Even the performer doesn't know what will happen when a new form of music is presented on a Wits University theatre stage later this month.
What do you get if you cross a guitar with a robot?
"I don’t know," says Jonathan Crossley, one of South Africa’s leading jazz guitarists and PhD candidate at Wits University. "But I’m keen to find out!"
On Saturday February 22, at the Wits Main Theatre and part of the Edge of Wrong festival, Crossley will unveil a world-first musical performance in partial fulfillment of his PhD requirements.
The study of instruments and their design throughout history is known as organology. Throughout the history of this study, there has always been a careful distinction made between music produced on stringed instruments and music produced through various electronic means. Crossley completely ignores this distinction, creating a sound that, he says, "explores the boundaries of music and noise, stretching strings and electronics to their complete potential".
He has designed and brought to fruition what he claims to be a new type of musical instrument – "a cyberpunk glory of technologically enhanced traditional jazz guitar". The instrument surrounds the performer, constructing a loop and feedback system between the performer and his instrument, enabling Crossley to tackle the traditional divide in a number of ways, he says.
"The instrument system itself is completely software free, no PCs or laptops are involved whatsoever in the performance and no music is pre-prepared in a recorded audio format – all music is improvised wholly live. This is completely unlike traditional music, which is either pre-conceived or improvised.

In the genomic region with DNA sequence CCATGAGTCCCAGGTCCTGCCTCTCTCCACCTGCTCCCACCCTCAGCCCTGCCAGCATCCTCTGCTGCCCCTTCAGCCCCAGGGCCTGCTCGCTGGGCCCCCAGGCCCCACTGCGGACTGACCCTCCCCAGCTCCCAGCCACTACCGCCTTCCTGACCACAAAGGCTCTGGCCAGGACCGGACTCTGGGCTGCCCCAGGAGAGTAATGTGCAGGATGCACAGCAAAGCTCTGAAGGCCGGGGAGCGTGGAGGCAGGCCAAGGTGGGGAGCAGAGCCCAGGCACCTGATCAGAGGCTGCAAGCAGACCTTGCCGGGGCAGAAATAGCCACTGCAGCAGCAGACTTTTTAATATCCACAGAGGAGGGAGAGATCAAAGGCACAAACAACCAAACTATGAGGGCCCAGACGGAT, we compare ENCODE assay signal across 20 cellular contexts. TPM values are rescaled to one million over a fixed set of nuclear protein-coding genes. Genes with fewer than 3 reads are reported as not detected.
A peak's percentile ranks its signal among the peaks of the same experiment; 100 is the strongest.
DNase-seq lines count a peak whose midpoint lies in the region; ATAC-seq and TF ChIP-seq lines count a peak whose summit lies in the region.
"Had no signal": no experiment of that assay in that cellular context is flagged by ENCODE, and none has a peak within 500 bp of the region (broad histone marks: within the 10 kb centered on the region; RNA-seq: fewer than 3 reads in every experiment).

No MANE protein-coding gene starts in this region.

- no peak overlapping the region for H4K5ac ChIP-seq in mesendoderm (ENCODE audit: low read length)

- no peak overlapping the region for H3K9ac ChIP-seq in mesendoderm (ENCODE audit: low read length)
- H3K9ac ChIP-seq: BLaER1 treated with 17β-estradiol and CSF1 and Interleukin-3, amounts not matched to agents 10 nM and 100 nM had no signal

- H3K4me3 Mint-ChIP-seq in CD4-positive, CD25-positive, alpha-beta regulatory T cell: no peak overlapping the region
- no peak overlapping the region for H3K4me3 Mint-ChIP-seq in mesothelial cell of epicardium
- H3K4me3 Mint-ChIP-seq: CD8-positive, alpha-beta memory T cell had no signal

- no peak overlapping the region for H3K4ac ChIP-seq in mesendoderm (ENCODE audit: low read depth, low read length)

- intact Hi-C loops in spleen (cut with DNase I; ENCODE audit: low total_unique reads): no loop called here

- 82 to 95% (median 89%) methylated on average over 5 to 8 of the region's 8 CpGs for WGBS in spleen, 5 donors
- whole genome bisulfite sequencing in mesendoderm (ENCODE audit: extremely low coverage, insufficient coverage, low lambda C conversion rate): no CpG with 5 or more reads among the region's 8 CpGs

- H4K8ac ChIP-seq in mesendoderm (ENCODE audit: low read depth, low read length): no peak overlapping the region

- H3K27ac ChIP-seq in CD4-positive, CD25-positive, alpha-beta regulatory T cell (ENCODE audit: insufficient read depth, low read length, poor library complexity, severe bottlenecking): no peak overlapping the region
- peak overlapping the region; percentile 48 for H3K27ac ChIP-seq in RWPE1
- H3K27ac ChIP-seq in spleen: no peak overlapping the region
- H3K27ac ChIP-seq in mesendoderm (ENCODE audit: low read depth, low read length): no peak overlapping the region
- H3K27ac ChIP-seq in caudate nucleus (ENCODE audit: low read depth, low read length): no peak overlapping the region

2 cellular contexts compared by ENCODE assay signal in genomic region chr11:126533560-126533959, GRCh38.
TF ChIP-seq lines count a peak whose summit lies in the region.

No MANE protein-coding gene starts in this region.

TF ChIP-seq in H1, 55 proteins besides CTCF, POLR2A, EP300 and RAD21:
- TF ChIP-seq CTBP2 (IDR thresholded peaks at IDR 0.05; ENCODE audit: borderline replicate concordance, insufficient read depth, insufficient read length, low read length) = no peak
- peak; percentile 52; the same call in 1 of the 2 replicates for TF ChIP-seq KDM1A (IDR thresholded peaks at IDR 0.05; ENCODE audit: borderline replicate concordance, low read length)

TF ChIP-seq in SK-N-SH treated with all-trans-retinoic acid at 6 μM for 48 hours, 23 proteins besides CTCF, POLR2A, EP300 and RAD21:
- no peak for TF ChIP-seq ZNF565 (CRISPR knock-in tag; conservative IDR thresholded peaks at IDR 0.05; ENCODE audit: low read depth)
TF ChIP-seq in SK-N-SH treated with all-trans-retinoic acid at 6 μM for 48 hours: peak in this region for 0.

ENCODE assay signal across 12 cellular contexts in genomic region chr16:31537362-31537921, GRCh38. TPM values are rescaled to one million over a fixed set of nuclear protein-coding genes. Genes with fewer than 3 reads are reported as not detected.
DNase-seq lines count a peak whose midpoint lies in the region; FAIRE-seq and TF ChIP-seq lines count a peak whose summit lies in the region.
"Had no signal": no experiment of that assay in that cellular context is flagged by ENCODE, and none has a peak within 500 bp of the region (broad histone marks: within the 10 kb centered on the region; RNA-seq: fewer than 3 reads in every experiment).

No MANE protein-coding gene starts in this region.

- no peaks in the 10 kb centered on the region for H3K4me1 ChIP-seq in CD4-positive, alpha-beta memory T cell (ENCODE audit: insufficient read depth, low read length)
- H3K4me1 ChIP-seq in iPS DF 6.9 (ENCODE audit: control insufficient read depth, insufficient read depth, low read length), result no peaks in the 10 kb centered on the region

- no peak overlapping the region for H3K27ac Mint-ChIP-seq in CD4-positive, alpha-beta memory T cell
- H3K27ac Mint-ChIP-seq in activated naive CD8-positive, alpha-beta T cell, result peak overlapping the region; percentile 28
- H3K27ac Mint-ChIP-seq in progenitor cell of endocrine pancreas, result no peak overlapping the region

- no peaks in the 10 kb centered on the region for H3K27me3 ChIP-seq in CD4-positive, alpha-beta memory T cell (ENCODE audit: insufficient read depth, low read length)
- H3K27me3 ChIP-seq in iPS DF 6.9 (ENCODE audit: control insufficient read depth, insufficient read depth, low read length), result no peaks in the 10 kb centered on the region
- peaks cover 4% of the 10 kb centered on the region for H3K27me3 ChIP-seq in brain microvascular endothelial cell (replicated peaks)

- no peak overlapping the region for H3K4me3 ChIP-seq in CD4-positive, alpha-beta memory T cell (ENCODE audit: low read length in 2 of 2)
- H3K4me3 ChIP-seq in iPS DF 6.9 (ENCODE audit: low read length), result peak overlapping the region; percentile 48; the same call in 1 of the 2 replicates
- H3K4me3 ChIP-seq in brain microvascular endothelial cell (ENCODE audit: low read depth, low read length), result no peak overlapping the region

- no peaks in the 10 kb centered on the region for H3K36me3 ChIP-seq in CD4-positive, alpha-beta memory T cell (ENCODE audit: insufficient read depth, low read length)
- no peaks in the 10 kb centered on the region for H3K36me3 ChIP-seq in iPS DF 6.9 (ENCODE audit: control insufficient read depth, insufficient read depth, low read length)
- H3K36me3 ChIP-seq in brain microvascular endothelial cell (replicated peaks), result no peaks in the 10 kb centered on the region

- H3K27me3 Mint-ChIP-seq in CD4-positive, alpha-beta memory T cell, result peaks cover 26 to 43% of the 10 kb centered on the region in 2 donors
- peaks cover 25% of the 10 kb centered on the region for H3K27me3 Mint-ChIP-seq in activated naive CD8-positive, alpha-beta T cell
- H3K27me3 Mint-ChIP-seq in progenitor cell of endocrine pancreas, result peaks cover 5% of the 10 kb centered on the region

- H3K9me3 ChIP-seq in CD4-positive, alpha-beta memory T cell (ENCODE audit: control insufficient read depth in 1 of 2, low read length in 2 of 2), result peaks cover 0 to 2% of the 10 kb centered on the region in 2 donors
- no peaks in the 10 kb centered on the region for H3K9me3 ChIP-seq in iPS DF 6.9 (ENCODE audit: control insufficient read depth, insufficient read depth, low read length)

"This system is set up with a kind of chaotically driven unpredictability within the technological matrices. Kind of like developing a system to find out what happens when a butterfly flaps its wings – a musical interpretation of chaos theory, if you like!
"Additionally, the score itself contains very little fixed detail. This is designed to facilitate an unprecedented interface and improvisational experience between musicians, musical score and also technology. What we are developing is music of a chaotically 'sentient' nature."
Secondly, he says, the guitar is a hand-built "hardware hacked instrument".
"It was a standard instrument but has had the traditional insides replaced by hacked hardware boards and hand wired units. Like the inevitability of the Borg revolution, it has been assimilated."
The outcome of Crossley’s mods, hacks and innovations, he says, is that the technology is no longer separate to the body but rather subsumed within it.
"Visually, the clear evidence of the musical instrument as an extended body prosthetic that has had its own internal organs hacked and replaced by technological prosthesis is matched by the unique sound produced by the collaborators.
"The system has feedback systems within its design – it produces three signal paths on output. These three signals are modified via internal effects as well as further signal modifiers outside the instrument. A selection of parameters on various effects units are controlled via a mechanical exoskeleton which generates variables.
"Thus the guitar can be performed with in a full sense, drawing on all of the instrument’s history, techniques and improvisational abilities alongside improvised electronic interventions through the extended upper body of the performer"
Technological interventions are also made by Larry Pullen, the sound engineer, based on the score and digital timers.
"These interventions represent the machine system interrupting the acoustic flow of information and thus will effectively renavigate the improvisational praxis."
Lastly the three signals are fed out to three separate stages for the other improvisers. At certain points they interact with the whole ensemble and at certain points are isolated.
All this will be an improvised reading of a graphic score especially composed by Crossley.
"I have no idea what it will sound like, but I can’t wait to find out," he says. - Gadget.co.za
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